April 2015

DateEventLocation
Saturday, Jan 31–Sunday, May 17
5:00 pm
Astronomical: Photographs of Our Solar System and Beyond

The evolution of photography has been inextricably bound up with the field of astronomy. Since photography's earliest days, it has been used as a tool to advance astronomical observation and thought, yielding some of the most curious and compelling images in the medium's history. Featuring works by a diversity of makers ranging from pioneering scientists to artists and amateurs, this exhibition surveys mankind's ongoing efforts to chart and understand an expanding universe.

Center for Creative Photography Gallery
1030 N. Olive Rd.

Free to the public
Center for Creative Photography Gallery: Room
Monday, Apr 6
4:00 pm — 5:00 pm
TAP Colloquium: Smadar Naoz
TAP Colloquia
Kuiper Space Sciences: Room 312
Tuesday, Apr 7
2:00 pm — 5:00 pm
Final Ph.D. Defense: Catherine M. Elder
Final Defense
Ph.D. in Planetary Sciences

Catherine M. Elder
Department of Planetary Sciences

The Effects of Melt on Impact Craters on Icy Satellites and on the Dynamics of Io's Interior
Kuiper Space Sciences: Room 309
Tuesday, Apr 14
3:45 pm — 5:00 pm
LPL Colloquium: Dr. Catherine Johnson
Dr. Catherine Johnson
Professor
University of British Columbia

Mercury's Magnetic Field: Stories from the Planet, Present and Past

Mercury is the only inner solar system body other than Earth to possess an active core dynamo-driven magnetic field, and the only planet with a highly dynamic, small magnetosphere. Measurements made by the MErcury Surface, Space ENvironment, GEochemistry, and Ranging (MESSENGER) spacecraft have provided a wealth of data on Mercury's magnetic field environment. Mercury's weak magnetic field was discovered 40 years ago by the Mariner 10 spacecraft; but its large-scale geometry, strength and origin could not be definitively established. MESSENGER data have shown that the field is dynamo-generated and can be described as an offset axisymmetric dipole field: the magnetic equator lies ~0.2 RM (RM = 2440 km) north of the geographic equator and the dipole moment is 0.03% that of Earth's. Re-analysis of the Mariner 10 observations has established that there has been no measurable secular variation in the internal field over 40 years. The spherical harmonic degree power spectra for the field and its secular variation provide critical constraints for viable dynamo models. Induced core fields result from time-varying magnetopause fields and their magnitude confirms the core radius estimated from MESSENGER gravity and Earth-based radar data. Field-aligned currents have been identified, that likely close in the planetary interior at depths below the base of the crust. Recent magnetic field measurements at altitudes below 50 km have the potential to resolve fields of crustal origin, which have not been seen at higher altitudes.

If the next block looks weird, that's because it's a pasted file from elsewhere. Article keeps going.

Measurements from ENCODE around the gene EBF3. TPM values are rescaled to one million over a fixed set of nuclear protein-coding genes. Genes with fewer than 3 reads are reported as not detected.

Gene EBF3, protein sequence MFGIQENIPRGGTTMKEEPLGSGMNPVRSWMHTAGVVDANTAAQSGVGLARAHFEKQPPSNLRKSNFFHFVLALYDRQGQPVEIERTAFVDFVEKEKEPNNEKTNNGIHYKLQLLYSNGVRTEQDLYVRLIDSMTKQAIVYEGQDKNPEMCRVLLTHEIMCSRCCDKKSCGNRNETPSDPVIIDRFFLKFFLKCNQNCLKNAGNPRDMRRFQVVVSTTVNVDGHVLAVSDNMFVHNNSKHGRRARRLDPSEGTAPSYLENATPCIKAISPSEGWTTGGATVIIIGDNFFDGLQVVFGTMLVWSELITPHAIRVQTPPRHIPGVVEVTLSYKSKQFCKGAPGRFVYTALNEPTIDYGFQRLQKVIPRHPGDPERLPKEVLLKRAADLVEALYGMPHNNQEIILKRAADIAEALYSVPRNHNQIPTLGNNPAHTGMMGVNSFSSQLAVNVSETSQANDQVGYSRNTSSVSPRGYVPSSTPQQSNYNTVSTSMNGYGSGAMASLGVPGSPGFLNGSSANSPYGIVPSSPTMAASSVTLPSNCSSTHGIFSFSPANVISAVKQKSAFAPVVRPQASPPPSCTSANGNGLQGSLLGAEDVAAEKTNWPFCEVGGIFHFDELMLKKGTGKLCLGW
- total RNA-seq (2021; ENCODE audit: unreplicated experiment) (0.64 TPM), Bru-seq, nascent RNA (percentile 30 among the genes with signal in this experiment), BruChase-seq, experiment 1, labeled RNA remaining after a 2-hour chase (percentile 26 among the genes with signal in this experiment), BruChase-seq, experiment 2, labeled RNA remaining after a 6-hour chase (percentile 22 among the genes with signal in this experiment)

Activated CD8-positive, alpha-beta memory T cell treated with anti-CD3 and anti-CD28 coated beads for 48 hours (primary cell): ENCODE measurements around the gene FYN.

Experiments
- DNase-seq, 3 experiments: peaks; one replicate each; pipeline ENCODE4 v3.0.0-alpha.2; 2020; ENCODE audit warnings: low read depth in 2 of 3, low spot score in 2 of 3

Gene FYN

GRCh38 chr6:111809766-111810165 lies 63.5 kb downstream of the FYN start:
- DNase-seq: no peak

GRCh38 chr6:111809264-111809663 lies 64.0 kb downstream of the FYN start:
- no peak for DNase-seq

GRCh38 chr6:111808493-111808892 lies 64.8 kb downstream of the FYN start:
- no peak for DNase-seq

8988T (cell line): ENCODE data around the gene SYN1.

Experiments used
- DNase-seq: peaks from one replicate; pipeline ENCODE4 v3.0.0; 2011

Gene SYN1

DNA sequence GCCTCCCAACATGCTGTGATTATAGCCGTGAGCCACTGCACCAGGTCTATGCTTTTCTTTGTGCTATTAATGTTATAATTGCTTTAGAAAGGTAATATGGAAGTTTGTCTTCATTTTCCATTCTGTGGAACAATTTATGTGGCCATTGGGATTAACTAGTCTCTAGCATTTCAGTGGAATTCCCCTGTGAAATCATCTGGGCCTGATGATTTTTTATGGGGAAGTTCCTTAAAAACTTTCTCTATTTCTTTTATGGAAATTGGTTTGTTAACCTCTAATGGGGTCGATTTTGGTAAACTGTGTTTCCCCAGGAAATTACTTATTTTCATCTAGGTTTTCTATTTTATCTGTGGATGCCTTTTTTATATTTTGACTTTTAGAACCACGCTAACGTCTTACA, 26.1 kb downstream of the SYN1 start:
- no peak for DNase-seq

Kuiper Space Sciences: Room 312
Monday, Apr 20
4:00 pm — 5:00 pm
TAP Colloquium: Norbert Wex
TAP Colloquia
Kuiper Space Sciences: Room 312
Tuesday, Apr 21
3:45 pm — 5:00 pm
LPL Colloquium: Dr. Alexander Hayes
Dr. Alexander Hayes
Assistant Professor
Cornell University
Kuiper Space Sciences: Room 312
Monday, Apr 27
4:00 pm — 5:00 pm
TAP Colloquium: Cora Dvorkin
TAP Colloquia
Kuiper Space Sciences: Room 312
Tuesday, Apr 28
3:45 pm — 5:00 pm
LPL Graduate Student Colloquia: Hamish Hay and Shane Stone
Hamish Hay
Graduate Student in the Department of Planetary Sciences

Shane Stone
Graduate Student in the Department of Planetary Sciences
Kuiper Space Sciences: Room 312